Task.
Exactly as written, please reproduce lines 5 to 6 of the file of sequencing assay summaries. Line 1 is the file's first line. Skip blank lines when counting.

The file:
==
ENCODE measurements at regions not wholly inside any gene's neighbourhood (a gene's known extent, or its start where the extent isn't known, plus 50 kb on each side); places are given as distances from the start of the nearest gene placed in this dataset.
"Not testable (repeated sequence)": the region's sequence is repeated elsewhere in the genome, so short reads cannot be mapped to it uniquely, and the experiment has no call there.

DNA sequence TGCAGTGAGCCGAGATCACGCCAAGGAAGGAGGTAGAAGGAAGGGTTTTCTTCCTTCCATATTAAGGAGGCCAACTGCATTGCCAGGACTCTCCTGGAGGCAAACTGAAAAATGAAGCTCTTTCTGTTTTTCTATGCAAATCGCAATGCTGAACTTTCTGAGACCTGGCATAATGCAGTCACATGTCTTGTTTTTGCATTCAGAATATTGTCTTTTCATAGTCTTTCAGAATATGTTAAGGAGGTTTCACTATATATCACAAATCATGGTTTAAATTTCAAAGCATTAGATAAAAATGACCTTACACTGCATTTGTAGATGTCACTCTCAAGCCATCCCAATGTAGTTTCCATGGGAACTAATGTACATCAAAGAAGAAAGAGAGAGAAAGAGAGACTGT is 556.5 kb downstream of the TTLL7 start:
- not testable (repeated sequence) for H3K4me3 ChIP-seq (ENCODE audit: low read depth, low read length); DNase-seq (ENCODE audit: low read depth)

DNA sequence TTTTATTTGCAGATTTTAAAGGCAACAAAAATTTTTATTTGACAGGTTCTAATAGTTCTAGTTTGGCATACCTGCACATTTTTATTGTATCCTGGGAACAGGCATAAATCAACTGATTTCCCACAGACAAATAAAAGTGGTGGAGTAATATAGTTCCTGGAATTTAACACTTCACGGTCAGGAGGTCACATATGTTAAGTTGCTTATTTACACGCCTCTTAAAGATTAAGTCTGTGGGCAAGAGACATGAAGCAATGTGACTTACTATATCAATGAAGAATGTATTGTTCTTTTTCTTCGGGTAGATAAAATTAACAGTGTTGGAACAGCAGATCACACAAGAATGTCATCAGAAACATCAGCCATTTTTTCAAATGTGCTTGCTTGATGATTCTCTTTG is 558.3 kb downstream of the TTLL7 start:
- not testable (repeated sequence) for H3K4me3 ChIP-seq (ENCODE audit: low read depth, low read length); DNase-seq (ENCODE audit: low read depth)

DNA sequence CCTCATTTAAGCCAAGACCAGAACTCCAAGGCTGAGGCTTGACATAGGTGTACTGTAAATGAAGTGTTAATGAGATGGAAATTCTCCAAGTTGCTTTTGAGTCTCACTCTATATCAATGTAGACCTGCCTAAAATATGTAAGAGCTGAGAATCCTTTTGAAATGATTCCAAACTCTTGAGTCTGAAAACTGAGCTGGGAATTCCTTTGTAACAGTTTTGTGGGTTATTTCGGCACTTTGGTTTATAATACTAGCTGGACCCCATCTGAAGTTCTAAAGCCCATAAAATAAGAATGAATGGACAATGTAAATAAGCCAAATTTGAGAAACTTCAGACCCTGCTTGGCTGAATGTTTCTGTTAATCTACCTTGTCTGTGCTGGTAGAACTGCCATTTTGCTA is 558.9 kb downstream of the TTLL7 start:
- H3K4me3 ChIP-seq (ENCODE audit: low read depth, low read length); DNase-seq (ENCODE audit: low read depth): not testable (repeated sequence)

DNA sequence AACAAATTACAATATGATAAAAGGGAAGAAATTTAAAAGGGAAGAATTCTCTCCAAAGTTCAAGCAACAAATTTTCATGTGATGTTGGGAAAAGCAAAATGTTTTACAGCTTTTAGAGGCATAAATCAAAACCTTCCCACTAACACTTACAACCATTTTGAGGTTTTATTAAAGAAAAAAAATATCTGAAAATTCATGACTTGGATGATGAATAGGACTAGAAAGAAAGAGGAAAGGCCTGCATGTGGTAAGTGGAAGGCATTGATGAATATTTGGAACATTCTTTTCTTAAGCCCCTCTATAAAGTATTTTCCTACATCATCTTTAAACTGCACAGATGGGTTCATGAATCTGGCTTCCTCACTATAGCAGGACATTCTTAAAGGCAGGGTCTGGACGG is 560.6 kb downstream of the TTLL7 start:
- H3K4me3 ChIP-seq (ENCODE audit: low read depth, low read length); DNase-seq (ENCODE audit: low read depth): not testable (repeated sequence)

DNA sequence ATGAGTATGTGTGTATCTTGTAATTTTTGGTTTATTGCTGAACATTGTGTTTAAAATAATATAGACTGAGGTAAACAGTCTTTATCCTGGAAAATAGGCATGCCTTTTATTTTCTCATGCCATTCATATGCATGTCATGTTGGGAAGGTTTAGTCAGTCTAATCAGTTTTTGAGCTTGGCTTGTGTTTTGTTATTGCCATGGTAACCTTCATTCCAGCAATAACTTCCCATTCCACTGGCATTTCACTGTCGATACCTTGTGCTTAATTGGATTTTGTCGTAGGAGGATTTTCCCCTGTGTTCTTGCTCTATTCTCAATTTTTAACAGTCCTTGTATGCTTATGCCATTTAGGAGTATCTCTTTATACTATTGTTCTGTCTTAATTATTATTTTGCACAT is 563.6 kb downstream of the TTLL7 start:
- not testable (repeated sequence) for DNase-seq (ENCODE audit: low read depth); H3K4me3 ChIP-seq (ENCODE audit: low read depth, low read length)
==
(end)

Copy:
DNA sequence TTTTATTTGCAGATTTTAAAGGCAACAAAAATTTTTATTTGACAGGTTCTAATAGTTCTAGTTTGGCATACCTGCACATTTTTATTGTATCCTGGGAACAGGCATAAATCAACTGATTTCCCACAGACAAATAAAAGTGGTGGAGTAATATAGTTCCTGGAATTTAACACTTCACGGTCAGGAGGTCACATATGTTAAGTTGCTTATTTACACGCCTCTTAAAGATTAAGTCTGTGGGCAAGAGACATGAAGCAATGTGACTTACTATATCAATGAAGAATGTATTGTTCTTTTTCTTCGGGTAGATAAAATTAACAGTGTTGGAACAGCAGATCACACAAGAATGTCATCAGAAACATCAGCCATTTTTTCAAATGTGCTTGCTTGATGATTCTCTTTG is 558.3 kb downstream of the TTLL7 start:
- not testable (repeated sequence) for H3K4me3 ChIP-seq (ENCODE audit: low read depth, low read length); DNase-seq (ENCODE audit: low read depth)